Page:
Islamic Finance is now a vital and thriving market

Question: 1. I'm a student who has just finished my O/Ls. I'm interested in Islamic banking and finance/ACCA for my higher studies.

However I have decided to do Arts for my A/Ls which include Islamic Civilization. Please let me know what subjects I should offer for my A/Ls including Islamic Civilization which will enable me to gain entrance for my higher studies in the above mentioned sectors.

F. Imtiaz. Via Email


Dear Imtiaz,

I am happy that you have selected one of the fastest growing specializations in the global marketplace; however the route option of getting into the Arts stream should be reviewed.

To justify my point let me share with you the core of Islamic finance. Islamic finance is one of the fastest-growing segments of today's banking industry. Formerly deemed a marginal industry by some, Islamic finance is now recognized as a vital and thriving market. While the size of Islamic finance and banking activities, estimated to range from $500bn to $1,000bn, is still a fraction of conventional banking, the impressive growth rates of 10-15% seen in recent years emphasize the potential market for such activities.

Although the prohibition of interest can indeed be viewed as the nucleus of Islamic doctrine relating to finance, there are a number of other supporting principles which provide guidance for an Islamic financial system:

  • advocating risk sharing
  • promotion of entrepreneurship
  • discouraging speculative behaviour
  • preservation of property rights.

These are evident through consideration of the Islamic financial system and conventional banking.

You selecting the arts stream would mean you having a knowledge gap in terms of the technical competencies you require as opposed to the soft competencies which you would get by following Islamic civilization for example.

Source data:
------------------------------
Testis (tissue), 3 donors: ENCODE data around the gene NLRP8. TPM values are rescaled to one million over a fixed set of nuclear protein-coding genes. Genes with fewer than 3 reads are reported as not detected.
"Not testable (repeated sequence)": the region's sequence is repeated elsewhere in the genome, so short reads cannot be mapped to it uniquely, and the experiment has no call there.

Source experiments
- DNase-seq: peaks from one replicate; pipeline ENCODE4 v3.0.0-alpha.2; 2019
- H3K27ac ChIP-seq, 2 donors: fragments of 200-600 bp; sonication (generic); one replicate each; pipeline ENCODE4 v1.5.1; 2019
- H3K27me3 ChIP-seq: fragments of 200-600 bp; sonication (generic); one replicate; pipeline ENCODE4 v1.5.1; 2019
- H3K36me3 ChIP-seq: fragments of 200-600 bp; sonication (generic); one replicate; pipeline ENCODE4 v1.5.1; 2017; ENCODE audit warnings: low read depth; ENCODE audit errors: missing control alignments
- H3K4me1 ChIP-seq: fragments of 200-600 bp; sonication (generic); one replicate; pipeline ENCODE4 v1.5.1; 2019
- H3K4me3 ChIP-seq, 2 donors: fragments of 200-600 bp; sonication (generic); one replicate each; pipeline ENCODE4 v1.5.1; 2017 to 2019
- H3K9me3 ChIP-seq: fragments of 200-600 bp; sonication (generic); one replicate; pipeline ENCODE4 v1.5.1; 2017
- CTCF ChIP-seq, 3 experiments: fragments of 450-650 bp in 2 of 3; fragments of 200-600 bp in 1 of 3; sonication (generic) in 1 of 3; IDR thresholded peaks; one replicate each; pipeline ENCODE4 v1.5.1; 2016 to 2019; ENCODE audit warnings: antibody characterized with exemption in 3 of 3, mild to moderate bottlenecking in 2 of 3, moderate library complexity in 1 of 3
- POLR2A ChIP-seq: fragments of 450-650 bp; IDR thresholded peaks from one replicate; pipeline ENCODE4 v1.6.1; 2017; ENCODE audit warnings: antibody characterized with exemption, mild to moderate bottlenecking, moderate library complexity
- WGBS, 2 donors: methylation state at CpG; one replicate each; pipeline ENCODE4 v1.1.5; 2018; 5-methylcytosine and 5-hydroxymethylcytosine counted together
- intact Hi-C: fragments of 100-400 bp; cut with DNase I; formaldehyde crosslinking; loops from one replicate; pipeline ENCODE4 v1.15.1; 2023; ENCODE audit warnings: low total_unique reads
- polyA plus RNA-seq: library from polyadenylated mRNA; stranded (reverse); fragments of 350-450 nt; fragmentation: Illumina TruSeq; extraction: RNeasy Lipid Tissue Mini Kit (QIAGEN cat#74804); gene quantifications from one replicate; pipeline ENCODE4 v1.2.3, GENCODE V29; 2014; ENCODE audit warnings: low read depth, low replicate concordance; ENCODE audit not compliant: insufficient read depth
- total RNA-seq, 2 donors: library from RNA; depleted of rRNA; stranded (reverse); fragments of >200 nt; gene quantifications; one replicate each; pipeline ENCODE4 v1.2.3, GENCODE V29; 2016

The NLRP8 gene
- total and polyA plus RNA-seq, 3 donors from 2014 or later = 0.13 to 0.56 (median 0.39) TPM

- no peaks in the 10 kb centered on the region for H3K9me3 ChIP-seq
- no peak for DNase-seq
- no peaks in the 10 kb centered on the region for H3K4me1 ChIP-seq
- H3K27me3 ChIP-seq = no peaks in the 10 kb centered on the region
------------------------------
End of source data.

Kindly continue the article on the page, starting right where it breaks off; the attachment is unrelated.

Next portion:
My advice to you would be to focus on the commerce stream and build your knowledge in the core areas required for ACCA and then specialize with Islamic finance through the ACCA route, you can fill the marginal knowledge gaps as you move on.

Q: Dear sir,

I am 25 years old and employed at a reputed private bank in Sri Lanka. I passed my A/Ls in the Biology stream in 2004 and joined the bank soon after.

I have completed BCS (British Computer Society), am part qualified in the Diploma in Banking (awaiting the results of the final 3 papers) and have 6 years experience in branch banking as a banking assistant.

I wish to progress in banking/management field(s) with the hope of employment at a managerial position in the shortest possible duration of time.. Therefore, I wish to continue my studies in line with that expectation.

Sir, my problem is this: I am contemplating whether to,

1) complete a degree in Business Management at the Institute of Bankers, awarded by a British university (of which I will only have to complete the final year, as the first 2 years will be exempted for holders of the Diploma in Banking)


2) follow CIM / CIMA

Sir, please be kind enough to advice regarding the above mentioned problem, and any other options I have.

H. Marasinghe Via Email

Dear Marasinghe,